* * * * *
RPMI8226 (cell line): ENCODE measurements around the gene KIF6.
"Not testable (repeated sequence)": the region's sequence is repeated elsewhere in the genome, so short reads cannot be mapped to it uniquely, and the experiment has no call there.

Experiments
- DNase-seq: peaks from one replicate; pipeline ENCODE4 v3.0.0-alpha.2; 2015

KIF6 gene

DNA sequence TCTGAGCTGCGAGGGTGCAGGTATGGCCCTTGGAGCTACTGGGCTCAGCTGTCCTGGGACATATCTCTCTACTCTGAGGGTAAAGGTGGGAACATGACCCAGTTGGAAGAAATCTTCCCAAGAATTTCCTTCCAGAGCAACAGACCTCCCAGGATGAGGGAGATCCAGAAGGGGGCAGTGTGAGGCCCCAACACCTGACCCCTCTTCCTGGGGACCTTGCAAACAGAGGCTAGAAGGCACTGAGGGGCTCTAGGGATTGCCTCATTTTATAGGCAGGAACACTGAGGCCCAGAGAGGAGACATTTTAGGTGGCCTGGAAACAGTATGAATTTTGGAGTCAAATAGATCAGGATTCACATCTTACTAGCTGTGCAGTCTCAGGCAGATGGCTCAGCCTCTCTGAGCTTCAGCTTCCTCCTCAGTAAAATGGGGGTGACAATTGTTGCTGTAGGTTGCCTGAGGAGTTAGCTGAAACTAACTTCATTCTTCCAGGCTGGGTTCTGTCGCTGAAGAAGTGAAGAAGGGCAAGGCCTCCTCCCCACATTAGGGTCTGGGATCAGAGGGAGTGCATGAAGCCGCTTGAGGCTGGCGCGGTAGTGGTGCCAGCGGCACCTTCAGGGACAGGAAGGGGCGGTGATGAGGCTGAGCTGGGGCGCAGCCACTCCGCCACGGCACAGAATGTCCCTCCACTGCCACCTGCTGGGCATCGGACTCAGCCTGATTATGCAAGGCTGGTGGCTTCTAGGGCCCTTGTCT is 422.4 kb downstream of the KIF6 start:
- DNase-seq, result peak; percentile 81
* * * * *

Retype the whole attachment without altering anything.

RPMI8226 (cell line): ENCODE measurements around the gene KIF6.
"Not testable (repeated sequence)": the region's sequence is repeated elsewhere in the genome, so short reads cannot be mapped to it uniquely, and the experiment has no call there.

Experiments
- DNase-seq: peaks from one replicate; pipeline ENCODE4 v3.0.0-alpha.2; 2015

KIF6 gene

DNA sequence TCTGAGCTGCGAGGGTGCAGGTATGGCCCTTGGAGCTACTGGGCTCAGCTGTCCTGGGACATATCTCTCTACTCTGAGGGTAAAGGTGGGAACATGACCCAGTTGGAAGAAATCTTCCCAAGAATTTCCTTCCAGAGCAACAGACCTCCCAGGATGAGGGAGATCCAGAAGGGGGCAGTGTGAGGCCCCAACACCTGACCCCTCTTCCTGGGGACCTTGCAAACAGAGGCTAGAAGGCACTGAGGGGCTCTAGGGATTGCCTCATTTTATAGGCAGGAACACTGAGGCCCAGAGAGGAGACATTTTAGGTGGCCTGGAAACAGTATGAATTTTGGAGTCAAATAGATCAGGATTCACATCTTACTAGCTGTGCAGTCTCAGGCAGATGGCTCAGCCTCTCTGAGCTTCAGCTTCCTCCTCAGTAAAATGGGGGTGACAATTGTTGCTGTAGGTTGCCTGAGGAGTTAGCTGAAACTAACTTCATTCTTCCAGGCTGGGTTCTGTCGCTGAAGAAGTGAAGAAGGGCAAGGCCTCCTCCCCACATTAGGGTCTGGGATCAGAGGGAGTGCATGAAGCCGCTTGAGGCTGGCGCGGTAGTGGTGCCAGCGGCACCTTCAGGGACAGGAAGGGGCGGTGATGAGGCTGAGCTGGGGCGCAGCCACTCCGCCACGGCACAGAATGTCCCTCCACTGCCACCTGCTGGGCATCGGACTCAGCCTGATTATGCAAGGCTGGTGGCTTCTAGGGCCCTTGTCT is 422.4 kb downstream of the KIF6 start:
- DNase-seq, result peak; percentile 81